Kate: Yeah, so let me just read the tweet word for words so everyone can develop their own opinion. But he said, when a startup is small, it seems cute and the press writes encouragingly about it. When it reaches the size where they can get attention by attacking it, they do that instead. In Paul Graham’s tweet, which like Alex said, kind of went viral on VC Tech, Twitter today. He’s insinuating that journalists sensationalize startup founder’s activity or behavior in order to get clicks without real justification to do so.

Kate: There were a lot of really great responses, I thought from the journalist community basically being like, “Yeah, you’re absolutely wrong, and you don’t understand what the purpose of our jobs is if you’re going to say something like that.” One of the responses was from the New York Times reporter, Aaron Griffith. She said, “Maybe it’s because those startups go from having no power to having a lot of it. What they choose to do with that power should be scrutinized.” I personally agree.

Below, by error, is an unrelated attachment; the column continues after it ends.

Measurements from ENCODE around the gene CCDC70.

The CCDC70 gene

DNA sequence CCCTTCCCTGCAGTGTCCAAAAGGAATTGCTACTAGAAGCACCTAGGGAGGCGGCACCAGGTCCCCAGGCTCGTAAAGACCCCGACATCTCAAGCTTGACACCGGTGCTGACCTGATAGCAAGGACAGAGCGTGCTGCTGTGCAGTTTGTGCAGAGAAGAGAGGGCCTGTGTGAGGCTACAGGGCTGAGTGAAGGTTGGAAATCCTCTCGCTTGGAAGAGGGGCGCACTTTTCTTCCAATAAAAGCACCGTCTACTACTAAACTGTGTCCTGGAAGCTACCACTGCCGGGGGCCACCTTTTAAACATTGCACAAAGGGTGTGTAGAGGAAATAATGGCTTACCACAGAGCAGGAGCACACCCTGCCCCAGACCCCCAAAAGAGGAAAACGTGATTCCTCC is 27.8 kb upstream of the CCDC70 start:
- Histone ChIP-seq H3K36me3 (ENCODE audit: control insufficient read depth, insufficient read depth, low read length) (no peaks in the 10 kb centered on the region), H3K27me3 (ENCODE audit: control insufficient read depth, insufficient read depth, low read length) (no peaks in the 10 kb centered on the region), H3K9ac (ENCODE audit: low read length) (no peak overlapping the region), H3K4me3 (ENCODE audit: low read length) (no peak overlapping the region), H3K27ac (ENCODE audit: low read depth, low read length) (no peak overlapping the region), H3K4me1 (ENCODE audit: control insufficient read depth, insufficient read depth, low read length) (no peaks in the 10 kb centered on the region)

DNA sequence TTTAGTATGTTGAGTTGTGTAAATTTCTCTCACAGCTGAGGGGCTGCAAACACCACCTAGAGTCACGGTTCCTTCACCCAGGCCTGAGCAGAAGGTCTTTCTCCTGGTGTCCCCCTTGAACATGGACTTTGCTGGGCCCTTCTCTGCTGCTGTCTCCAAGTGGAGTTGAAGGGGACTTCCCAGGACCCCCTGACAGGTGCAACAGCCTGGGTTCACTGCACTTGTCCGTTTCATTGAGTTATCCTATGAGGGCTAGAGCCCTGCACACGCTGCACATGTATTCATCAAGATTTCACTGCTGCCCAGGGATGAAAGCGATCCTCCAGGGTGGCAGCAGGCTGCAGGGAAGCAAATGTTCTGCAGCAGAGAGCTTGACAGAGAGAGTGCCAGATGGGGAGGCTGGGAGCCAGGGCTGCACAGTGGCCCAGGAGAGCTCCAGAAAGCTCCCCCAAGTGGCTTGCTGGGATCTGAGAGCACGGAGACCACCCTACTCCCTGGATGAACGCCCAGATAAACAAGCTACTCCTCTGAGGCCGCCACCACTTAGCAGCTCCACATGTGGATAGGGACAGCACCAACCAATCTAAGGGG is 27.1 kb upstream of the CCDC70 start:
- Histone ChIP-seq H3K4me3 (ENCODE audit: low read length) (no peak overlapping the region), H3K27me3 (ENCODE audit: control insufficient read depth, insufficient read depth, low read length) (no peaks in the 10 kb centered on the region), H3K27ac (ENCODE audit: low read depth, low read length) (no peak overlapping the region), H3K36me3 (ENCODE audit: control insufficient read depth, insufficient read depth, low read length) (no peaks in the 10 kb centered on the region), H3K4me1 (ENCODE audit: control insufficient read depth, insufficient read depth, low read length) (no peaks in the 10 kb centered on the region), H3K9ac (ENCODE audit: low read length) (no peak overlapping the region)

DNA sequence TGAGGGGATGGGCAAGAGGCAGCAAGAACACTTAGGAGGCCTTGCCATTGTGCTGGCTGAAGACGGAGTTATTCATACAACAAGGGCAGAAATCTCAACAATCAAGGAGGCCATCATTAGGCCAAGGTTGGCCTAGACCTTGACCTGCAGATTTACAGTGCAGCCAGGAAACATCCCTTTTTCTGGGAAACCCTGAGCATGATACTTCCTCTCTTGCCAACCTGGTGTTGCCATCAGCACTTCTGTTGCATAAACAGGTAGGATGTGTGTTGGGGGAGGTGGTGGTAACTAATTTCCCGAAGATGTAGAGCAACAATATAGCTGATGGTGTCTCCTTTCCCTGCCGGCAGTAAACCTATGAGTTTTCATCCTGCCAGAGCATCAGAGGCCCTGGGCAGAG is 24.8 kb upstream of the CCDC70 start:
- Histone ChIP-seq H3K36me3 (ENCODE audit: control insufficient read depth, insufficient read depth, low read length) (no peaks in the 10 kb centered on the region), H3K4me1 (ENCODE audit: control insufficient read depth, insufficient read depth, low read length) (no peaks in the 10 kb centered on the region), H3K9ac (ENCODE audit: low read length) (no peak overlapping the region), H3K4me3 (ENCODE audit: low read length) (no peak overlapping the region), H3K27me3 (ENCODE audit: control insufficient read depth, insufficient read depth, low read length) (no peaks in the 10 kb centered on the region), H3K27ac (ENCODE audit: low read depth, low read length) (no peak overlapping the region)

Alex: Exactly.

Kate: I personally agree with that, 100%. It’s definitely our jobs to draw attention and to scrutinize when appropriate companies when they’ve raised millions or hundreds of millions of dollars, and they have much more power than when they were some fledgling seed stage startup.